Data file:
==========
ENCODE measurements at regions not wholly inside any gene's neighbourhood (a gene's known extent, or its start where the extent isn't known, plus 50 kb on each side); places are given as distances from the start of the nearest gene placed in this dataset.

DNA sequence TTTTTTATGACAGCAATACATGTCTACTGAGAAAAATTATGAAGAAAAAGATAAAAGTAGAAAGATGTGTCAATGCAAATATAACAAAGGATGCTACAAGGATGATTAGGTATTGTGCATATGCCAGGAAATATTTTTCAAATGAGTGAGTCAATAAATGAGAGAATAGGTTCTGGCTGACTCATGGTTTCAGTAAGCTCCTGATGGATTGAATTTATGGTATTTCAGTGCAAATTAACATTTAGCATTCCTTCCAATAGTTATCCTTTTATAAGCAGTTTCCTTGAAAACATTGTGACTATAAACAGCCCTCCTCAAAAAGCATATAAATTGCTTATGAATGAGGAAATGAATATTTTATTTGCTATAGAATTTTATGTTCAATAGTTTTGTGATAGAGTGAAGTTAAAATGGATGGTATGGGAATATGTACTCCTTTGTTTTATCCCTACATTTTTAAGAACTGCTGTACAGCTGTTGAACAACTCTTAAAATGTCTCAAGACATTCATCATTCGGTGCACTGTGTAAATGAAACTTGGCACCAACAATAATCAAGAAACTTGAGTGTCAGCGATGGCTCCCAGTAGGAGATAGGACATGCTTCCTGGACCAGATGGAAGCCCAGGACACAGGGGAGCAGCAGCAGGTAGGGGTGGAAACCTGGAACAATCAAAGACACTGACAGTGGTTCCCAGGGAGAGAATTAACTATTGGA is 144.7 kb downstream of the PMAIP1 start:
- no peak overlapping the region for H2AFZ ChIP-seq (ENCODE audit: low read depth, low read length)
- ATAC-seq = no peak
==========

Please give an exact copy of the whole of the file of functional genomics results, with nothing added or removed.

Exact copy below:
ENCODE measurements at regions not wholly inside any gene's neighbourhood (a gene's known extent, or its start where the extent isn't known, plus 50 kb on each side); places are given as distances from the start of the nearest gene placed in this dataset.

DNA sequence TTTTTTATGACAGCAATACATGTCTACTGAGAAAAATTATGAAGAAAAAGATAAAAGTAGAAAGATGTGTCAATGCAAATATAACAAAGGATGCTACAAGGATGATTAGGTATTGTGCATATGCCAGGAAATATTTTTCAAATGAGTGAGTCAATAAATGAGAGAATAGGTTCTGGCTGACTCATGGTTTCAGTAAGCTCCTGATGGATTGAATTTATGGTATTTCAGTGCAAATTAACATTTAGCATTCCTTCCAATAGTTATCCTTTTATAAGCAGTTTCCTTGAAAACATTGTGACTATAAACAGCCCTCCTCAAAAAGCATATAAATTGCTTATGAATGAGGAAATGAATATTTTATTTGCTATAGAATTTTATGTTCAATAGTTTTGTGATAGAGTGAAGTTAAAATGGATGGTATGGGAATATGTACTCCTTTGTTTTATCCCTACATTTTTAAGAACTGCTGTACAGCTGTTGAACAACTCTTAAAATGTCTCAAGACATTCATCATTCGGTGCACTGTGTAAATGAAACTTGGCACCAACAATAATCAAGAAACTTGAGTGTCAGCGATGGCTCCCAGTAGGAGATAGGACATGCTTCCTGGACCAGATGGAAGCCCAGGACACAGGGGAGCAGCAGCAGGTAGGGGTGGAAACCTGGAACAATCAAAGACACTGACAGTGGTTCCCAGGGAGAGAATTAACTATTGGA is 144.7 kb downstream of the PMAIP1 start:
- no peak overlapping the region for H2AFZ ChIP-seq (ENCODE audit: low read depth, low read length)
- ATAC-seq = no peak